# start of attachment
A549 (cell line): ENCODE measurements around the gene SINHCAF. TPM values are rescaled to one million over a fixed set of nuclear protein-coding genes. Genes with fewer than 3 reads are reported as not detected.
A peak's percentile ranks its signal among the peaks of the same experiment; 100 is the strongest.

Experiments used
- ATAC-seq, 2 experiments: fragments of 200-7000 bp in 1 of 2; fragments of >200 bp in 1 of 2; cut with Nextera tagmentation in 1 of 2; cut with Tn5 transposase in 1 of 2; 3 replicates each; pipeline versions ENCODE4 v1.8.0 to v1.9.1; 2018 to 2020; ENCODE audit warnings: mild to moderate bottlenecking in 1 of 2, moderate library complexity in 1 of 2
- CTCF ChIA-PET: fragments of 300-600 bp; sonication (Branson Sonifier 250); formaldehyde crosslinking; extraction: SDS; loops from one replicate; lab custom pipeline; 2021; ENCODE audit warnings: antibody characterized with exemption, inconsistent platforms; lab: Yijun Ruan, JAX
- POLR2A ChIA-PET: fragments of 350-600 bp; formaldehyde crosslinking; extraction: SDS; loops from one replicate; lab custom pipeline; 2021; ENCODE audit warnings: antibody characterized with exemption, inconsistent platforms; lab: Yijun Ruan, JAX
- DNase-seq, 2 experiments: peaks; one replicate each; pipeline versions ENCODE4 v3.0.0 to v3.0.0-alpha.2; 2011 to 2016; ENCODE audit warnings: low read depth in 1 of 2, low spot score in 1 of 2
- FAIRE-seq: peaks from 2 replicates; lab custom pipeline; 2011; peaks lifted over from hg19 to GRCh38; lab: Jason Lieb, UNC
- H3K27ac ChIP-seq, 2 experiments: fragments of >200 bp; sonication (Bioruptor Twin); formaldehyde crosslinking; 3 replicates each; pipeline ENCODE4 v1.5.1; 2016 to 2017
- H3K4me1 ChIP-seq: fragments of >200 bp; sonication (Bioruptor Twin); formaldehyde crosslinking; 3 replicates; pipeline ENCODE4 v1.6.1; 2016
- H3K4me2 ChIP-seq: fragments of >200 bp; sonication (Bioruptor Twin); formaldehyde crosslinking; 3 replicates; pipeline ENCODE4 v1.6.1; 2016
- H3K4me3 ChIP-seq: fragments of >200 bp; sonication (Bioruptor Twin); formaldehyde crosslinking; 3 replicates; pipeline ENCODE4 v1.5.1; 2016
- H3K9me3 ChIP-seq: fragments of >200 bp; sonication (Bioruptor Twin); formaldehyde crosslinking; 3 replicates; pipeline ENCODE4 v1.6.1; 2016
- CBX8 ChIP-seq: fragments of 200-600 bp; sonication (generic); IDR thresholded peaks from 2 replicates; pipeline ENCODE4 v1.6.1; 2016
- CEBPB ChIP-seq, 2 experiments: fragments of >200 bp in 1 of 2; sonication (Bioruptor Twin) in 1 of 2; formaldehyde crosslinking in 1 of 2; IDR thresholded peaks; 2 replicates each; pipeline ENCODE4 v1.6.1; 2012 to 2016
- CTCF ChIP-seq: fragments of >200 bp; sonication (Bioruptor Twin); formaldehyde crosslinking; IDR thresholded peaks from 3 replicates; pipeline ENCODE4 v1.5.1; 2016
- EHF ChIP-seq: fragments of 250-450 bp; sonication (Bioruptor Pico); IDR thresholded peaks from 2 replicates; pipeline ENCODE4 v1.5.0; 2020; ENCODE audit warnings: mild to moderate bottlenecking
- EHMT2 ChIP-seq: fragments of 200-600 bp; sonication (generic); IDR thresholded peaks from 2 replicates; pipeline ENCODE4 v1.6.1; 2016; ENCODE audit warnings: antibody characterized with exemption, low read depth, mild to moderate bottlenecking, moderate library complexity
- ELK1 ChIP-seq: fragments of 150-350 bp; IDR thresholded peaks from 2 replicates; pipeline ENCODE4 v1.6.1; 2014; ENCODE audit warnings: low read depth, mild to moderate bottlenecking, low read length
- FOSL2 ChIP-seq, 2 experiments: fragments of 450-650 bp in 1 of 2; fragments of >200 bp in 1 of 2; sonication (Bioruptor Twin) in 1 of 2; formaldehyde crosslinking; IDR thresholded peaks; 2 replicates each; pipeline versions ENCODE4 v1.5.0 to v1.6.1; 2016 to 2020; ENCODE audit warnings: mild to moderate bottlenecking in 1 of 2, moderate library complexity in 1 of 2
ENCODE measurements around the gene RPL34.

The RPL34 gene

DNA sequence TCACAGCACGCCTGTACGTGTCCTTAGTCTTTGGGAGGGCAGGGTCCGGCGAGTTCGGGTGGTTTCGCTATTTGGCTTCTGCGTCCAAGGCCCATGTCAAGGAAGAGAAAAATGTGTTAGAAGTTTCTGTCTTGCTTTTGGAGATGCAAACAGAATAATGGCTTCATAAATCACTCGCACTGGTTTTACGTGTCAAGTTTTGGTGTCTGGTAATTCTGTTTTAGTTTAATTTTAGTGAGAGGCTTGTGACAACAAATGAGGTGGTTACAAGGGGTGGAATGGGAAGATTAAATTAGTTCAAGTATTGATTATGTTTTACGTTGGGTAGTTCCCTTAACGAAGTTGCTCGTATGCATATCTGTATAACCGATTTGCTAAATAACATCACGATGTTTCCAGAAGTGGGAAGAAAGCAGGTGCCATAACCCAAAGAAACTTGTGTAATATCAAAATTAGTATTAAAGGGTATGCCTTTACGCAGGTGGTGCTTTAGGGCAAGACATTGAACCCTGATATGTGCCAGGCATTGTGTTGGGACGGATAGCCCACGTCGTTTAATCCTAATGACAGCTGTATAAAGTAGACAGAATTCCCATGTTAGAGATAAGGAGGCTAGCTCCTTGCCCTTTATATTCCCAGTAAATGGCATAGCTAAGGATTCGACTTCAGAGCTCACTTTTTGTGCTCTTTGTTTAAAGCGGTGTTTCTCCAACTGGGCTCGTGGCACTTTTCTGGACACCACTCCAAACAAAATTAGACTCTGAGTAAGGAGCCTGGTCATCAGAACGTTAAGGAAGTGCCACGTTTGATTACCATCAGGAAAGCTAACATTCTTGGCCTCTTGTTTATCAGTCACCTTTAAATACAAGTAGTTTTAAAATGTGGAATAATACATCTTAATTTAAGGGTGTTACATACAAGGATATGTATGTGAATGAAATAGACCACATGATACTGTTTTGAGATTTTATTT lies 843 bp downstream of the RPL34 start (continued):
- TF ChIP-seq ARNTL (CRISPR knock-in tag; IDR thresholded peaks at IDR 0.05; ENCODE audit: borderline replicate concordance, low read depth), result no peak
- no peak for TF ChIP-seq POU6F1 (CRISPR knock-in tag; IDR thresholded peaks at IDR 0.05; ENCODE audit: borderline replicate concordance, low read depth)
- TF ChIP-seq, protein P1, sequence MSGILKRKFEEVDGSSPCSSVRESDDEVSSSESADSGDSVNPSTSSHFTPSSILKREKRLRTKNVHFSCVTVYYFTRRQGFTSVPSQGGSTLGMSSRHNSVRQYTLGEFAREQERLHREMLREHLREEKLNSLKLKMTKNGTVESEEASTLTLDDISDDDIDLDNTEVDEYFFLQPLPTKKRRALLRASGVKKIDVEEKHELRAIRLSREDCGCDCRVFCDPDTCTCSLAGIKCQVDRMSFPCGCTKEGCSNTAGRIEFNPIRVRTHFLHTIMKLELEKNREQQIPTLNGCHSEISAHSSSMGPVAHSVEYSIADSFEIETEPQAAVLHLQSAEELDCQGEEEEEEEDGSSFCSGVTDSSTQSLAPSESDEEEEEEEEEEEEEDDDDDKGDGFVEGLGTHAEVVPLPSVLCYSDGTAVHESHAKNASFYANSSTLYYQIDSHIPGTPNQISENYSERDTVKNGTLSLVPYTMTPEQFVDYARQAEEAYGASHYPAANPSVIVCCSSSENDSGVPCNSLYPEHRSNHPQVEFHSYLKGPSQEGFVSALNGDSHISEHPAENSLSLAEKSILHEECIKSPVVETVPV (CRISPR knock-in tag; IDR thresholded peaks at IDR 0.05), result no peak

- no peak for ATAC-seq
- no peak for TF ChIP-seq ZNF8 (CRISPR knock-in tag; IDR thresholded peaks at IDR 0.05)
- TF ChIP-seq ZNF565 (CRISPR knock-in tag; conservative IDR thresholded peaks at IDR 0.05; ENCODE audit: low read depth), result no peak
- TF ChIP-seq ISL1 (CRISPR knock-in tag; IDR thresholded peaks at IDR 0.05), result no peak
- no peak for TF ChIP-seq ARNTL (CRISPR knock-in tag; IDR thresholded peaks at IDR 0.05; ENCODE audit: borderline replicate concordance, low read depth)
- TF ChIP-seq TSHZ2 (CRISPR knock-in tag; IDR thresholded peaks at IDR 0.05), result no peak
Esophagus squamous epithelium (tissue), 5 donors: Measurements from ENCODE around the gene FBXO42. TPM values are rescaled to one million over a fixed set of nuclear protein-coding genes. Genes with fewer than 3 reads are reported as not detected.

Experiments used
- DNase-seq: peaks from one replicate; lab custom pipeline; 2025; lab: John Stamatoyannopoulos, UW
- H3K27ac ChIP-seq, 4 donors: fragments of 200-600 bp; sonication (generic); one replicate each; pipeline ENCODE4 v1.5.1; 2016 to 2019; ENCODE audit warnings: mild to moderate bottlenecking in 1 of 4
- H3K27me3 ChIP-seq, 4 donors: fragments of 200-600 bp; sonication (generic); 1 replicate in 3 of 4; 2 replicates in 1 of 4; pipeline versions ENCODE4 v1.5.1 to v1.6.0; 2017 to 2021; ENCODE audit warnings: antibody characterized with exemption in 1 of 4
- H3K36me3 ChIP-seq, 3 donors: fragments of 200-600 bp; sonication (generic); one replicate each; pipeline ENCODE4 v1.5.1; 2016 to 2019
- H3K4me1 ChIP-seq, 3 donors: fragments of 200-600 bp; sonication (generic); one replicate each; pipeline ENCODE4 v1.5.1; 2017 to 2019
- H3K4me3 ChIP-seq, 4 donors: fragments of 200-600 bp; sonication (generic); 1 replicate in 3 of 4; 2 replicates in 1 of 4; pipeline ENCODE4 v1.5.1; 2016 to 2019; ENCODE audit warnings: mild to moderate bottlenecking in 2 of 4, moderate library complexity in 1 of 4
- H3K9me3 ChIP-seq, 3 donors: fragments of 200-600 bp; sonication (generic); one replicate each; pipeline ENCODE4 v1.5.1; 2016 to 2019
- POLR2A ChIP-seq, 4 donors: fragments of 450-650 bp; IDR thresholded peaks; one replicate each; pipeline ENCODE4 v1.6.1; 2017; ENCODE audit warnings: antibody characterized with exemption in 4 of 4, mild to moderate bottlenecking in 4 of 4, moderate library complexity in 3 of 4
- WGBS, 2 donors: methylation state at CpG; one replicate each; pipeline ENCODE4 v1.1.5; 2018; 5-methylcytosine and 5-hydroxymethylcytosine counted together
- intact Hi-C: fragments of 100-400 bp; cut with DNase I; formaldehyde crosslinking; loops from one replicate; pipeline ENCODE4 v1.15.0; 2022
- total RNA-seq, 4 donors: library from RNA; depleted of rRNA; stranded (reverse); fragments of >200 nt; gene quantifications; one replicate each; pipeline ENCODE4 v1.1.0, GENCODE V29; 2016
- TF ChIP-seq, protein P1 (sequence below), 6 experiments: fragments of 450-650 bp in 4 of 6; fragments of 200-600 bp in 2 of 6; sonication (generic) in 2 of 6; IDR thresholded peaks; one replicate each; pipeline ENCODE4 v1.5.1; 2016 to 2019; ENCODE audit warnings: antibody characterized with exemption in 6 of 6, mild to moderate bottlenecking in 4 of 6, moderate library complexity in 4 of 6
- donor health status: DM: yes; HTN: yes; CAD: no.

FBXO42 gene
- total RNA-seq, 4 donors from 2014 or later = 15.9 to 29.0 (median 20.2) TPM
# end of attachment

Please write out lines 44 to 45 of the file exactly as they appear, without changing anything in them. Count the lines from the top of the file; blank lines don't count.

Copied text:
- intact Hi-C: fragments of 100-400 bp; cut with DNase I; formaldehyde crosslinking; loops from one replicate; pipeline ENCODE4 v1.15.0; 2022
- total RNA-seq, 4 donors: library from RNA; depleted of rRNA; stranded (reverse); fragments of >200 nt; gene quantifications; one replicate each; pipeline ENCODE4 v1.1.0, GENCODE V29; 2016